Mighty Red Pen

August 13, 2007

Ensure versus insure

Filed under: Overseen,Word wars — mighty red pen @ 8:10 pm

insure1.jpg

Okay, here’s the deal. Generally speaking, you ensure that something will happen, and you insure something when you guarantee it against some kind of loss or harm.

However, as usual, it’s not that simple. Historically, the words insure and ensure have been used interchangeably, and you can throw assure into that crazy mix as well. Even better, the American Heritage Dictionary’s definition of ensure is: “To make sure or certain; insure.” Ah, helpful.

Everyone was apparently fine with this arrangement until  — and this is something that may interest our friends over at GrammarBlog — Americans came along and mucked it all up. As the American Heritage Book of English Usage explains, “Although ensure and insure are generally interchangeable, only insure is now widely used in American English in the commercial sense of ‘to guarantee persons or property against risk.'”

As an editor, MRP will continue to differentiate between ensure and insure as I mentioned above. Here’s a helpful way (courtesy of American Heritage) to remember the difference between the three (unlike that dreadful i before e tip I mentioned the other day): I assure you that we have insured the grounds to ensure that we will be protected in case of a lawsuit stemming from an accident.

11 Comments »

  1. hello red pen,

    just dropped by to check out the latest entry in your blog…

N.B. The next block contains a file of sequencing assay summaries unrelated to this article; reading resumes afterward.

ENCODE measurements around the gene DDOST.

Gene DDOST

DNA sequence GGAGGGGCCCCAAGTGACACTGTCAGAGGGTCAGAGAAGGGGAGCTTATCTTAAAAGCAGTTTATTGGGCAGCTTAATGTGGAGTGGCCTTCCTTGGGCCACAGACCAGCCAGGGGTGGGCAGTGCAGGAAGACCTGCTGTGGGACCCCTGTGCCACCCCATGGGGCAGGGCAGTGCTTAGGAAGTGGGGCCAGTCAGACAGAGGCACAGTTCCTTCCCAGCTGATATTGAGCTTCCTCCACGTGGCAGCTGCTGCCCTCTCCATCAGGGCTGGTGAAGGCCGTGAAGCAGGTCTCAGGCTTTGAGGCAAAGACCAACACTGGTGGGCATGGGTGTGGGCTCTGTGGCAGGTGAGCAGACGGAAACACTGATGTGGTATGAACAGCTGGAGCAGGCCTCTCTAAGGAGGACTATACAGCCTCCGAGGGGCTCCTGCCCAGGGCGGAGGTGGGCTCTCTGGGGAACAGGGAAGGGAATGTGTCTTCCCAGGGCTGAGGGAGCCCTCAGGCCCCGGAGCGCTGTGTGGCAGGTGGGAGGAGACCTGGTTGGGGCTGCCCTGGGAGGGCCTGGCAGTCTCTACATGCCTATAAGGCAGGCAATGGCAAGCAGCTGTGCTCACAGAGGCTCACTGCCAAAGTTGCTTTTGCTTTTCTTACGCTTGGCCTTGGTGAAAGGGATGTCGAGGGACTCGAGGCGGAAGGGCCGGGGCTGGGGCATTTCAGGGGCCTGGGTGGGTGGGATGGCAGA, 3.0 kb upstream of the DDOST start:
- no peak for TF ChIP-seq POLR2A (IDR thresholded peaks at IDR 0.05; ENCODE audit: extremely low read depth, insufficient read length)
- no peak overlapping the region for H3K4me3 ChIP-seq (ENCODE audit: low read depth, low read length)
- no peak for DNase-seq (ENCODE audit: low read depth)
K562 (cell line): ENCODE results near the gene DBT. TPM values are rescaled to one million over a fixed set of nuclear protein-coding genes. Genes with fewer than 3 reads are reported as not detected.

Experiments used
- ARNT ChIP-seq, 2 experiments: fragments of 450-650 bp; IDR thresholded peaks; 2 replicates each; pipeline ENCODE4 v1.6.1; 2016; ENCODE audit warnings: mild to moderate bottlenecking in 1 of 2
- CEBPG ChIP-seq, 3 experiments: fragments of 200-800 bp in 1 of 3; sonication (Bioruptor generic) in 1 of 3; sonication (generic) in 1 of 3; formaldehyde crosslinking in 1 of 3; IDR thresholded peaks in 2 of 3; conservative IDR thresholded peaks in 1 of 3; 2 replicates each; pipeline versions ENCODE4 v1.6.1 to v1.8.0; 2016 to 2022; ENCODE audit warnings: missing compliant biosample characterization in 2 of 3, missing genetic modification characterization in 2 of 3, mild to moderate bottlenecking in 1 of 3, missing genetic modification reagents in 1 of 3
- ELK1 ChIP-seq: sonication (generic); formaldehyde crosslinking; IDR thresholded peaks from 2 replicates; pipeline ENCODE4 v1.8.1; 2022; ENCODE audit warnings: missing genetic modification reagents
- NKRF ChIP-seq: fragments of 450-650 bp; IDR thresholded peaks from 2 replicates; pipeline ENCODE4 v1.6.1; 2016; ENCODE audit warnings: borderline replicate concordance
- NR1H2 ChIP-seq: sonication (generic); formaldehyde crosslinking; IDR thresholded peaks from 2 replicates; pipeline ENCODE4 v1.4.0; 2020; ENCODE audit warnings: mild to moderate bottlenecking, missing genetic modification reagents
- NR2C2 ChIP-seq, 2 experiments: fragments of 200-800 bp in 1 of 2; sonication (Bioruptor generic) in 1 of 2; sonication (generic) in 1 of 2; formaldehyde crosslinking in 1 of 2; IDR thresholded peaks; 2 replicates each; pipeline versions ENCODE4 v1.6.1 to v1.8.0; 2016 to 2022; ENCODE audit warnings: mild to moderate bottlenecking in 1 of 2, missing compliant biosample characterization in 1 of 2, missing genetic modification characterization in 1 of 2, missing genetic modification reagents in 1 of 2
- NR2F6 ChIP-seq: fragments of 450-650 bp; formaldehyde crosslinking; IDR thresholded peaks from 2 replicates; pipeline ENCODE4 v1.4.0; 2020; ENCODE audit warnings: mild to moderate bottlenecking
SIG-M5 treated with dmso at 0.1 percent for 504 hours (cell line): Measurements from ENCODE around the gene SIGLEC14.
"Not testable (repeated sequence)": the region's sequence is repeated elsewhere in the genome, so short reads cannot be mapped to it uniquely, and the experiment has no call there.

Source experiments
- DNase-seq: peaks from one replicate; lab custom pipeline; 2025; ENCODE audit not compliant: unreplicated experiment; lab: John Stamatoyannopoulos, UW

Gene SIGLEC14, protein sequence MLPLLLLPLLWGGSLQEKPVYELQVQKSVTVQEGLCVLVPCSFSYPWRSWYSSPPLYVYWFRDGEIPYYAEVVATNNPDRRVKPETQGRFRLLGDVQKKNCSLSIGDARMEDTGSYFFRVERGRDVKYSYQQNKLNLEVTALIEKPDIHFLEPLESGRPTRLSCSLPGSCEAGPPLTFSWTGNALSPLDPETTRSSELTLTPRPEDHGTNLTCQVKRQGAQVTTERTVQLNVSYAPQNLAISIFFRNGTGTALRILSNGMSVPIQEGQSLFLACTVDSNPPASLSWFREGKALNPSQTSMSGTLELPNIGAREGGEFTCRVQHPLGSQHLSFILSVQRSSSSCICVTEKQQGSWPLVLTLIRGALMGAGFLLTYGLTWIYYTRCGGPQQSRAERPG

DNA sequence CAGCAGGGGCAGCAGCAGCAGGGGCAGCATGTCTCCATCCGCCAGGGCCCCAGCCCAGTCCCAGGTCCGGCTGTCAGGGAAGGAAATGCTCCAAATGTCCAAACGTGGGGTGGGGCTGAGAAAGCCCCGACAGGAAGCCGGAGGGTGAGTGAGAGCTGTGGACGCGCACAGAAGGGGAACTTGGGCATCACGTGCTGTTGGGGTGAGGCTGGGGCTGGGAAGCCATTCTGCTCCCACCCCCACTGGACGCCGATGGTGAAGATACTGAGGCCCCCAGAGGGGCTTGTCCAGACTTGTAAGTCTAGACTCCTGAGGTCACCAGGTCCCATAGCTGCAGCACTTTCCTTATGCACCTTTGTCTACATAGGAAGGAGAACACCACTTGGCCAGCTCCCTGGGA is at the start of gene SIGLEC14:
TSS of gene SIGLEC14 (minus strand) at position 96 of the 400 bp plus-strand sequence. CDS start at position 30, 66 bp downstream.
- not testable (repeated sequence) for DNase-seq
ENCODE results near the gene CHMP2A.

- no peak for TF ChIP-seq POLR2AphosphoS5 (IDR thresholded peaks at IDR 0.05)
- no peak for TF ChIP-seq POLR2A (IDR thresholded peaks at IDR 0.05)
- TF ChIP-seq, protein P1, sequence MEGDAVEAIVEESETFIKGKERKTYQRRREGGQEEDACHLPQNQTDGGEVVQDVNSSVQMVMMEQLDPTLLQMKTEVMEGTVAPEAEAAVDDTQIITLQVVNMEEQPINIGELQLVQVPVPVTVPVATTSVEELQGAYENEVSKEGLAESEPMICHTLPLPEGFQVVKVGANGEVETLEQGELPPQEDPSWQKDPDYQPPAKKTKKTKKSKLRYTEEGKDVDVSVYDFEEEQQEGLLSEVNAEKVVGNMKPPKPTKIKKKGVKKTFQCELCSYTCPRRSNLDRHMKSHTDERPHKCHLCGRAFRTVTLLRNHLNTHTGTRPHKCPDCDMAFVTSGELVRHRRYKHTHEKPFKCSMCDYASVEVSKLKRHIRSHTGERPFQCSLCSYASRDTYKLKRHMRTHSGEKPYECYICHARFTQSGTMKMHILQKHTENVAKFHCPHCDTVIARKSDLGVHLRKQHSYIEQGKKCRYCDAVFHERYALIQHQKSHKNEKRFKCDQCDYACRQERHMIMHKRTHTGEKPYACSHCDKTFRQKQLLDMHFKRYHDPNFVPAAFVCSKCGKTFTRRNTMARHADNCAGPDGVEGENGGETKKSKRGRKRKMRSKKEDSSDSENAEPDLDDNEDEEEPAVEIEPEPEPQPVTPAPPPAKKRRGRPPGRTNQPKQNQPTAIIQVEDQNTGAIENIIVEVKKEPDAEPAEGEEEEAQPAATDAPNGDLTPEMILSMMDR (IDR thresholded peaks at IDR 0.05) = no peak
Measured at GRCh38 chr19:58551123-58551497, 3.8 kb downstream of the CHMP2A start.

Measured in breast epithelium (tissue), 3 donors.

red just happens to be my favorite color.

    hope all is well…

    peace.

    Comment by chrisfiore5 — August 14, 2007 @ 6:58 pm | Reply

  2. For once, I’m happy with the Americanisation. The historical definitions are far too ambiguous. Good work everyone, keep it up; and do try to use less ‘Zs’.

    Comment by Gez — August 15, 2007 @ 11:13 am | Reply

    • I do believe you intended “…use fewer ‘Zs’.”

      Comment by Andrew — June 17, 2009 @ 12:04 pm | Reply

    • Pip pip, I do believe you meant to say “Americanization.” Cheerio.

      Comment by Jolly Jonny — May 17, 2011 @ 3:27 pm | Reply

    • Your name has a ‘Z’ in it, supergenius!

      Comment by Ron — May 17, 2011 @ 3:28 pm | Reply

  3. Do you have another tip for this one? Preferably one that is not so wordy?😛

    Comment by Molie — August 15, 2007 @ 5:22 pm | Reply

  4. I find it interesting that, during an argument for grammar, your very first sentence contains a rather nasty little comma splice. Tsk tsk!😉

    Comment by Rich — May 29, 2009 @ 3:12 pm | Reply

  5. Comma splice: fixed. But that’s MS. MRP if you’re going to call it nasty.

    Comment by mighty red pen — May 30, 2009 @ 7:57 am | Reply

  6. Merriam-Webster’s Dictionary of English Usage disagrees with the AHD and says that the distinction between “ensure” and “insure” is more often made in British English than American English. Some usage commentators claim that “insure” is more common in American English, but who know what evidence the commentators have for this.

    Comment by goofy — January 7, 2010 @ 10:42 am | Reply

  7. “Here’s a helpful way (courtesy of American Heritage) to remember the difference between the three (unlike that dreadful i before e tip I mentioned the other day): I assure you that we have insured the grounds to ensure that we will be protected in case of a lawsuit stemming from an accident.”
    Can about it more?

    Comment by cryporgreen — December 16, 2010 @ 12:15 pm | Reply

  8. I find it interesting that, during an argument for grammar, your very first sentence contains a rather nasty little comma splice. Tsk tsk! if you interest more information diferance ensure vs insure please visit: ensure vs insure and write more! thank you.

    Comment by Abashya Abanyarwanda — November 18, 2012 @ 4:18 pm | Reply


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